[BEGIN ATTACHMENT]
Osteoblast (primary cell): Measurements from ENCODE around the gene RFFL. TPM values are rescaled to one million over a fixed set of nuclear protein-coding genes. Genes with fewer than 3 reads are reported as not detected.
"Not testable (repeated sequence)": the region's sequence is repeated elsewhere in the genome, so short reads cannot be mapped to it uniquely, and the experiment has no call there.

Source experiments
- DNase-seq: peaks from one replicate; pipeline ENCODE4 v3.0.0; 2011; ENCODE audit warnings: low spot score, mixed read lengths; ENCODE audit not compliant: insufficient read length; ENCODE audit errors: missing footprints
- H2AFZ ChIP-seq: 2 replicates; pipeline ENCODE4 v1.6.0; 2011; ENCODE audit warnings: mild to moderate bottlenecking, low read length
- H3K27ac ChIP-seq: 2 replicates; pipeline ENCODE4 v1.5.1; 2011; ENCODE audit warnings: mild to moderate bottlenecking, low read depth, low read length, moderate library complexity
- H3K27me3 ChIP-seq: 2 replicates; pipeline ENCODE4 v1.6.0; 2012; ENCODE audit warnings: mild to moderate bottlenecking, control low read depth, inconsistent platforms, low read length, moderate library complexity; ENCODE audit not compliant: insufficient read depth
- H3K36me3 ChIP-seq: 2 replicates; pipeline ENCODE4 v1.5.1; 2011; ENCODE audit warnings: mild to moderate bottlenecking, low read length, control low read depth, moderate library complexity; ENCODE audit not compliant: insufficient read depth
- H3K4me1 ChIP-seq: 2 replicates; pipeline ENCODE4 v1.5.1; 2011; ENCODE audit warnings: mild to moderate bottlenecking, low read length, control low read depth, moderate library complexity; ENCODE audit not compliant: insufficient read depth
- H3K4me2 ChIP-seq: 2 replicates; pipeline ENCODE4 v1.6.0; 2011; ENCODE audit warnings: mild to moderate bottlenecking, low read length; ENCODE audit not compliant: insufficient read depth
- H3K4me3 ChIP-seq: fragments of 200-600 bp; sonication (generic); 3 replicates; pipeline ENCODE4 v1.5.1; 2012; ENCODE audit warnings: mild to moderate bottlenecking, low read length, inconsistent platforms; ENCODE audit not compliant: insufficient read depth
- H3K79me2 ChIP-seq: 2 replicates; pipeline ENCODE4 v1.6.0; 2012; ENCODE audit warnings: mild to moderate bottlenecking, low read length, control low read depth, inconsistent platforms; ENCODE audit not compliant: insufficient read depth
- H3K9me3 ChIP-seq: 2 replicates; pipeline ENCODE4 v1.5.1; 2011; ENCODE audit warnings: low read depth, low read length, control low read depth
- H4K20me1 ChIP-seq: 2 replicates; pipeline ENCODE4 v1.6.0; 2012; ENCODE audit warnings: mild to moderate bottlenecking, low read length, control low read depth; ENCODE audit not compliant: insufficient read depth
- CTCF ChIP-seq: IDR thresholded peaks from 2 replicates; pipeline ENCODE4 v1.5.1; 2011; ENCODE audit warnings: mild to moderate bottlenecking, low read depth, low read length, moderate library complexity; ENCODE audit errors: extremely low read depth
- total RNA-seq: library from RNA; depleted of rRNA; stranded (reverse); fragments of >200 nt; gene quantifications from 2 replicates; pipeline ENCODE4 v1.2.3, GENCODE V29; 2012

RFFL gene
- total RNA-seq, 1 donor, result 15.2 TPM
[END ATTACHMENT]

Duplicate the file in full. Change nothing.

Osteoblast (primary cell): Measurements from ENCODE around the gene RFFL. TPM values are rescaled to one million over a fixed set of nuclear protein-coding genes. Genes with fewer than 3 reads are reported as not detected.
"Not testable (repeated sequence)": the region's sequence is repeated elsewhere in the genome, so short reads cannot be mapped to it uniquely, and the experiment has no call there.

Source experiments
- DNase-seq: peaks from one replicate; pipeline ENCODE4 v3.0.0; 2011; ENCODE audit warnings: low spot score, mixed read lengths; ENCODE audit not compliant: insufficient read length; ENCODE audit errors: missing footprints
- H2AFZ ChIP-seq: 2 replicates; pipeline ENCODE4 v1.6.0; 2011; ENCODE audit warnings: mild to moderate bottlenecking, low read length
- H3K27ac ChIP-seq: 2 replicates; pipeline ENCODE4 v1.5.1; 2011; ENCODE audit warnings: mild to moderate bottlenecking, low read depth, low read length, moderate library complexity
- H3K27me3 ChIP-seq: 2 replicates; pipeline ENCODE4 v1.6.0; 2012; ENCODE audit warnings: mild to moderate bottlenecking, control low read depth, inconsistent platforms, low read length, moderate library complexity; ENCODE audit not compliant: insufficient read depth
- H3K36me3 ChIP-seq: 2 replicates; pipeline ENCODE4 v1.5.1; 2011; ENCODE audit warnings: mild to moderate bottlenecking, low read length, control low read depth, moderate library complexity; ENCODE audit not compliant: insufficient read depth
- H3K4me1 ChIP-seq: 2 replicates; pipeline ENCODE4 v1.5.1; 2011; ENCODE audit warnings: mild to moderate bottlenecking, low read length, control low read depth, moderate library complexity; ENCODE audit not compliant: insufficient read depth
- H3K4me2 ChIP-seq: 2 replicates; pipeline ENCODE4 v1.6.0; 2011; ENCODE audit warnings: mild to moderate bottlenecking, low read length; ENCODE audit not compliant: insufficient read depth
- H3K4me3 ChIP-seq: fragments of 200-600 bp; sonication (generic); 3 replicates; pipeline ENCODE4 v1.5.1; 2012; ENCODE audit warnings: mild to moderate bottlenecking, low read length, inconsistent platforms; ENCODE audit not compliant: insufficient read depth
- H3K79me2 ChIP-seq: 2 replicates; pipeline ENCODE4 v1.6.0; 2012; ENCODE audit warnings: mild to moderate bottlenecking, low read length, control low read depth, inconsistent platforms; ENCODE audit not compliant: insufficient read depth
- H3K9me3 ChIP-seq: 2 replicates; pipeline ENCODE4 v1.5.1; 2011; ENCODE audit warnings: low read depth, low read length, control low read depth
- H4K20me1 ChIP-seq: 2 replicates; pipeline ENCODE4 v1.6.0; 2012; ENCODE audit warnings: mild to moderate bottlenecking, low read length, control low read depth; ENCODE audit not compliant: insufficient read depth
- CTCF ChIP-seq: IDR thresholded peaks from 2 replicates; pipeline ENCODE4 v1.5.1; 2011; ENCODE audit warnings: mild to moderate bottlenecking, low read depth, low read length, moderate library complexity; ENCODE audit errors: extremely low read depth
- total RNA-seq: library from RNA; depleted of rRNA; stranded (reverse); fragments of >200 nt; gene quantifications from 2 replicates; pipeline ENCODE4 v1.2.3, GENCODE V29; 2012

RFFL gene
- total RNA-seq, 1 donor, result 15.2 TPM